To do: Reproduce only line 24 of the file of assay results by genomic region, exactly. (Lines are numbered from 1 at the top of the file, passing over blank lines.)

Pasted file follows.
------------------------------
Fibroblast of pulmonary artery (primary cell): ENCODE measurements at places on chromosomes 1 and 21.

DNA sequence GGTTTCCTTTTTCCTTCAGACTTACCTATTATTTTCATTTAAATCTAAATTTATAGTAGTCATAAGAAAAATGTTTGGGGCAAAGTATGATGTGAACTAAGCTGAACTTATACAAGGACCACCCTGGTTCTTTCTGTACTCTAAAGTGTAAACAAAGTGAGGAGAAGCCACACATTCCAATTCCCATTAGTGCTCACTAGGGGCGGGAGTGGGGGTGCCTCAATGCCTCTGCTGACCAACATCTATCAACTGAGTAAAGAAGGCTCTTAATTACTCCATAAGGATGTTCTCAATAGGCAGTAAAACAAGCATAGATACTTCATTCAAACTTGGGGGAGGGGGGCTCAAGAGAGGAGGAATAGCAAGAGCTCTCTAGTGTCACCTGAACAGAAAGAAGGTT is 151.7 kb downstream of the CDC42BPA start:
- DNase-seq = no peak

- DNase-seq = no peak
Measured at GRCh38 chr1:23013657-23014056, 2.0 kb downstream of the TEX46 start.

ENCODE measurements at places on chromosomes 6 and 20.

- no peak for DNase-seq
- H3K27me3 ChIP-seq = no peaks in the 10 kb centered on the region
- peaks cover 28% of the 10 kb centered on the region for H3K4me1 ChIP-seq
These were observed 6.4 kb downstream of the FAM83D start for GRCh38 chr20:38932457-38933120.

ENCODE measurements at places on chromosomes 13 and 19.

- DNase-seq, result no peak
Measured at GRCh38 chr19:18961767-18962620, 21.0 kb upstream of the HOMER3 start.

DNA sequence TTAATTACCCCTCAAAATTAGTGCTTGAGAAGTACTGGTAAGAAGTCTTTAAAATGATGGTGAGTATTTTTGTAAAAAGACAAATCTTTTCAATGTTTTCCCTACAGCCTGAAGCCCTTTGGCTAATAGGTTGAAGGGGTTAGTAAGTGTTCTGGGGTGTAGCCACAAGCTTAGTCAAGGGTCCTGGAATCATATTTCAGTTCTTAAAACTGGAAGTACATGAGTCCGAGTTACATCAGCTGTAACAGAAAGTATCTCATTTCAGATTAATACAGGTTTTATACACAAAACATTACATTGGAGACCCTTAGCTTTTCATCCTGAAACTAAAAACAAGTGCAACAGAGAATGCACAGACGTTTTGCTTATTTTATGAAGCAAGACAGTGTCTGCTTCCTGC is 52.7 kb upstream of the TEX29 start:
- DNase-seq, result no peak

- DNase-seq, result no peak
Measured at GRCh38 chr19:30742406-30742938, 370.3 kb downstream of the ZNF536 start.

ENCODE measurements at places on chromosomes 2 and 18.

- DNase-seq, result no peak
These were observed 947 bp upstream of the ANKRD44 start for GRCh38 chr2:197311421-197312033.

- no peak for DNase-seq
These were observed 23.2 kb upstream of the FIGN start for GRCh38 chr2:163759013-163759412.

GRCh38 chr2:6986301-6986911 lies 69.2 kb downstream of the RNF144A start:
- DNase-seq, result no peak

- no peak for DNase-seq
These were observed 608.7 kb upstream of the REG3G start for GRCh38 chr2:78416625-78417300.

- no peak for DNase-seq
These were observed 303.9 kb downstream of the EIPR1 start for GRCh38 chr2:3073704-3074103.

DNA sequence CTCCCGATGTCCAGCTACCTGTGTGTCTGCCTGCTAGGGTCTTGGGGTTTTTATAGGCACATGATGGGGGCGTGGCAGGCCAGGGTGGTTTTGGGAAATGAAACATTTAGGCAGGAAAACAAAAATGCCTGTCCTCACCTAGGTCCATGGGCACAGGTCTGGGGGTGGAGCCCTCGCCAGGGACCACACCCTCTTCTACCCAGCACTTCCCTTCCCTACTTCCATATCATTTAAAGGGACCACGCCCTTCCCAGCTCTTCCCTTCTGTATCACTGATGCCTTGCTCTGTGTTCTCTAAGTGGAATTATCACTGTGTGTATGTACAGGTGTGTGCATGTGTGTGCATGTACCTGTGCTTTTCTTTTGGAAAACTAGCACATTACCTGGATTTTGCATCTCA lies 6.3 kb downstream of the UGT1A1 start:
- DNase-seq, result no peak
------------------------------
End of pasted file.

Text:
- DNase-seq, result no peak